Li said that in a period of at least 10 years in the past, foreign magazines, which he did not identify, had underestimated his wealth by more than 40 per cent because they did not regard Canada's Husky Energy as one of his assets.

"Actually I am the biggest shareholder in Husky, slightly more than Hutchison. That's a personal investment. But I don't bother to point out," he said.

Li also reiterated he had no plan to retire.



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Dai Muff
In my company many of the older staff have got more passion than many of the young ones, who seem to think the world owes them a living. Recruiting is a nightmare. Sitting on Facebook all day is not what I pay you for.
If Mr Li was so concerned about competitiveness, how about he pay his workers better wages at the port so that they do not strike. How about he stop jamming other operator networks than 3 in his HQ building. How about he build affordable properties for locals, both commercial and residential. And how about he condemn the corruption, cronyism, cartel behavior and anti competitive practices that prevents new entrants.
Oh man, yeah, look at what happened to New York after Occupy Wall Street. That city is completely in the doldrums now. Like, totally.

If Mr Li thinks Hong Kong is no good anymore for his exploitative business plays, then please, please let him sell his interests here as soon as possible to some actually competent companies. Perhaps we can then finally have quality supermarkets, pay dock workers a decent wage, and less overpriced shoeboxes to live in. Good riddance.
Everything this heartless billionnaire says about Hong Kong has some self interested motive.
All he and the other tycoons are interested in is money and most would not lift a finger to protect the ordinary people's freedoms and civil liberties; after all, to Li and his friends these are things to be bought and to those who cannot afford them: tough luck.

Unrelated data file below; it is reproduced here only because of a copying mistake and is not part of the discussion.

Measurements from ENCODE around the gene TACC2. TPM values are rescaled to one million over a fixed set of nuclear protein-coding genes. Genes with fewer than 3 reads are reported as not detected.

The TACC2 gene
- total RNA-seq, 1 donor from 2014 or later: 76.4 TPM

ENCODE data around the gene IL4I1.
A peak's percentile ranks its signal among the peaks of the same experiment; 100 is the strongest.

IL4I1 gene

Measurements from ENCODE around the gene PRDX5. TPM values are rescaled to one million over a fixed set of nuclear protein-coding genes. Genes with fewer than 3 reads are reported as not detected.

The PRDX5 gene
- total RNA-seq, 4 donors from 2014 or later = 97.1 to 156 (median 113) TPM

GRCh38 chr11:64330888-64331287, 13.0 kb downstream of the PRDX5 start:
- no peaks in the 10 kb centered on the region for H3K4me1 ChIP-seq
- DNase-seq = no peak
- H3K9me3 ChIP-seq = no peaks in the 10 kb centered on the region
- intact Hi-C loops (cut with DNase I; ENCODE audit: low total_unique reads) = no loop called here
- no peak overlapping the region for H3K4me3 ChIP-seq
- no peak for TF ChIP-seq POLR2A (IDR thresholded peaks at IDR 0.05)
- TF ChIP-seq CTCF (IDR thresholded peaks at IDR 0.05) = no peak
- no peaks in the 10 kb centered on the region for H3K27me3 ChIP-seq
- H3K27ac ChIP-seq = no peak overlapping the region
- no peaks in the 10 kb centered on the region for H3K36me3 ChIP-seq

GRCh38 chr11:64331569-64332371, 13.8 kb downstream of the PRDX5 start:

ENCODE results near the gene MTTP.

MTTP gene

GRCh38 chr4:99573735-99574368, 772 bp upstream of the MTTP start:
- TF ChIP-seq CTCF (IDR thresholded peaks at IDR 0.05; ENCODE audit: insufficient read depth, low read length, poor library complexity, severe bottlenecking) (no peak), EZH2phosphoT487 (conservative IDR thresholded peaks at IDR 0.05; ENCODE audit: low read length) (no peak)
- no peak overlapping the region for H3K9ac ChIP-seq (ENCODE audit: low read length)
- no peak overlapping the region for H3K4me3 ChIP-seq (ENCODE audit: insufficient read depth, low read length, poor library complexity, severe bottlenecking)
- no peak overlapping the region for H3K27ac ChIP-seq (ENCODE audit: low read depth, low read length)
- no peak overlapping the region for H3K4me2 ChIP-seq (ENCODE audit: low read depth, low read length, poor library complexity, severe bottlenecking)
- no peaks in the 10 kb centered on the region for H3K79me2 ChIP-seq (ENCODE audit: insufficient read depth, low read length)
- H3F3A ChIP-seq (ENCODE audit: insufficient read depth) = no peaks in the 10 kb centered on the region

For 20 years the Shippers Council has complained about the annual hike of terminal charges. The terminals blamed wage increase as a major factor of skyrocketing operation costs.
Then Hong Kong has just recently found out ...vow....the dockers were still earning 1997 wages in 2012.
Squeezing & sucking the blood of workers and then make a name for himself as a charity donor is not philanthropy. It's more like a spiritual redemption.
As one of the biggest beneficiaries of the mainland visitors, what would you expect Mr. Li to say. I'm sure that many Hongkongers would agree with the comments by impala, if Mr. Li wants people to stop complaining, how about redistributing the wealth a little, pay the dock workers amongst others a decent salary.
About his comments on Occupy Central, even the international business leaders have fully endorsed it. German and American business leaders have clearly stated that they fought for democracy and that Hongkongers who treasure democratic representation should do the same. Of course without violence.
Freedom is not an issue for KS and having a great economy doesn't make a prison cell any more comfortable for someone who's done no more than speak his mind. Even if KS is right about negative impacts of Occupy Central, the price is a small one to pay for a much greater prize.
Who needs you be our moral compass. Why don't you go back and do what you do best: continue to exploit people to build your utopia.
As LKS mentioned ; Why is HK's GDP per capita about a third less than Singapore's. That's because our city's wealth has mostly accrued into the hands of the rich, but the middle class and poor barely scrap through. The top 10 richest tycoons like him or HK's richest one percent are still richer than Singapore's. High rents , high property prices , over dependence on mainland tourist business, and so called free markets economy and low taxes are sure ways to erode our competitiveness. LKS idea of competitiveness and social harmony is for the rich to get richer and the middle class become obedient working slaves; property mortgage slaves.
Mr. Li wants more mainlanders here because they pay lots of $$ for his flats...